This episode began on Jan. 30, when my wife and I decided to venture downtown to do some Saturday shopping. Well, we had a nice time shopping, but when we returned to the car, much to our dismay, a parking ticket had found its way underneath our windshield wiper.
Injustice, I thought. There has to be a way to correct such a mistake. So I carefully read my ticket and learned that I could appear for a hearing at 65 K Street NE, the Bureau of Adjudication. Right then I felt a shiver run down my spine -- and the spiritual laughter of hundreds who had traveled to the bureau in the past. But it did not matter; my mind was made up to fight this ticket.
I took some photos to prove my case and made sure I got eight hours of sleep the night before. I left home at 10:30 a.m. on Feb. 12, my pockets full of coins to feed the meter and a stomach full of oatmeal. I arrived at approximately 11:10, but had to park roughly three blocks away at a two-hour meter. No matter. I was at 65 K Street, where justice was about to be served.
I was confident as I approached the information desk. I was told to proceed to the unscheduled hearing line where someone would mark my ticket, whatever that meant. So off I went. The young man behind the counter took my ticket and issued me a number -- B27. I asked if I had time to go to the restroom before the hearing, and the young man glanced up with a smile and said, ''Yeah.''
When I returned, I discovered that the hearing officers were on A82, and when they reached A99 they would start on B1. I sat down and began to wait.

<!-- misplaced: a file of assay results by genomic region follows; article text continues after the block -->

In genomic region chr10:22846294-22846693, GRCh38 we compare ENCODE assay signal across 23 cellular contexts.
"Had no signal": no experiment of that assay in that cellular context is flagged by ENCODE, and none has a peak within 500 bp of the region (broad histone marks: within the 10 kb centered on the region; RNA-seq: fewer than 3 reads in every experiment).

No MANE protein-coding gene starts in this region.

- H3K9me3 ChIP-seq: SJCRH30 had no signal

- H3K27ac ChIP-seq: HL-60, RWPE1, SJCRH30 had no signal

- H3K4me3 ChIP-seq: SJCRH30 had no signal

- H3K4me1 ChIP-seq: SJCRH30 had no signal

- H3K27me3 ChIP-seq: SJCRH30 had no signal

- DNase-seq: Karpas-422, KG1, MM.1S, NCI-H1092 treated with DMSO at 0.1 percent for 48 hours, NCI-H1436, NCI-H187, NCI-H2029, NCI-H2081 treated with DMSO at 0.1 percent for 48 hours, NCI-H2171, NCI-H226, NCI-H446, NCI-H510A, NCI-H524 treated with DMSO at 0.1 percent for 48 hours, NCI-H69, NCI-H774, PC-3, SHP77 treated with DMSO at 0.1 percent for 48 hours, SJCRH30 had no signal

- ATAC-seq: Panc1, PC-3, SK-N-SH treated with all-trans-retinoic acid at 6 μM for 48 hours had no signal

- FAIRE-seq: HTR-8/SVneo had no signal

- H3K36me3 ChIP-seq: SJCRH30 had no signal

It is now 12 noon, and the hearing officer is talking about pizza for lunch; we are at A89. It is approaching 1 p.m., and we are still on A89. I figure the hearings stopped for pizza. By now I have been to the restroom twice (no longer worried that my number will be called) and fed my parking meter more change so that I would not end up with ticket No. 2.
During my wait, I have a chance to look around. The scenery is interesting, with signs such as ''No Sitting on the Floor,'' ''No Eating, Drinking, or Smoking,'' and ''Quiet, Please.''
The lady seated next to me says, ''It's faster down at the D.C. Jail,'' yet this knowledge brings little comfort. I notice that people are asking for their tickets back to pay the fine, because they cannot afford to miss anymore time away from work.
At 1:50 p.m. the man behind the counter announces that if we do not want to wait, we can opt for a ''mail-in hearing.'' But after two hours and 40 minutes, I was determined to fulfill my mission.
At 2:20 p.m. I am called forward for my hearing, and I have almost forgotten why I came down here. My head hurts and all I keep thinking is that a pizza right about now sure would be good. I am sworn in, and then argue my case, showing my photos. Confident that I have won (since no reasons are brought to my attention as to why I should have to pay), I am told to proceed to the blue counter. On my way to the counter, I look at the paper work, and much to my disbelief I still owe the $35 that I wanted to have dismissed.
After three hours and 15 minutes, justice still eludes me, yet I plan to appeal so I can observe the wheels of justice grind just one more time.
By the way, I did learn one thing from my ordeal: if you ever have a free Saturday to shop, go to Montgomery Mall.
-- Dan Feller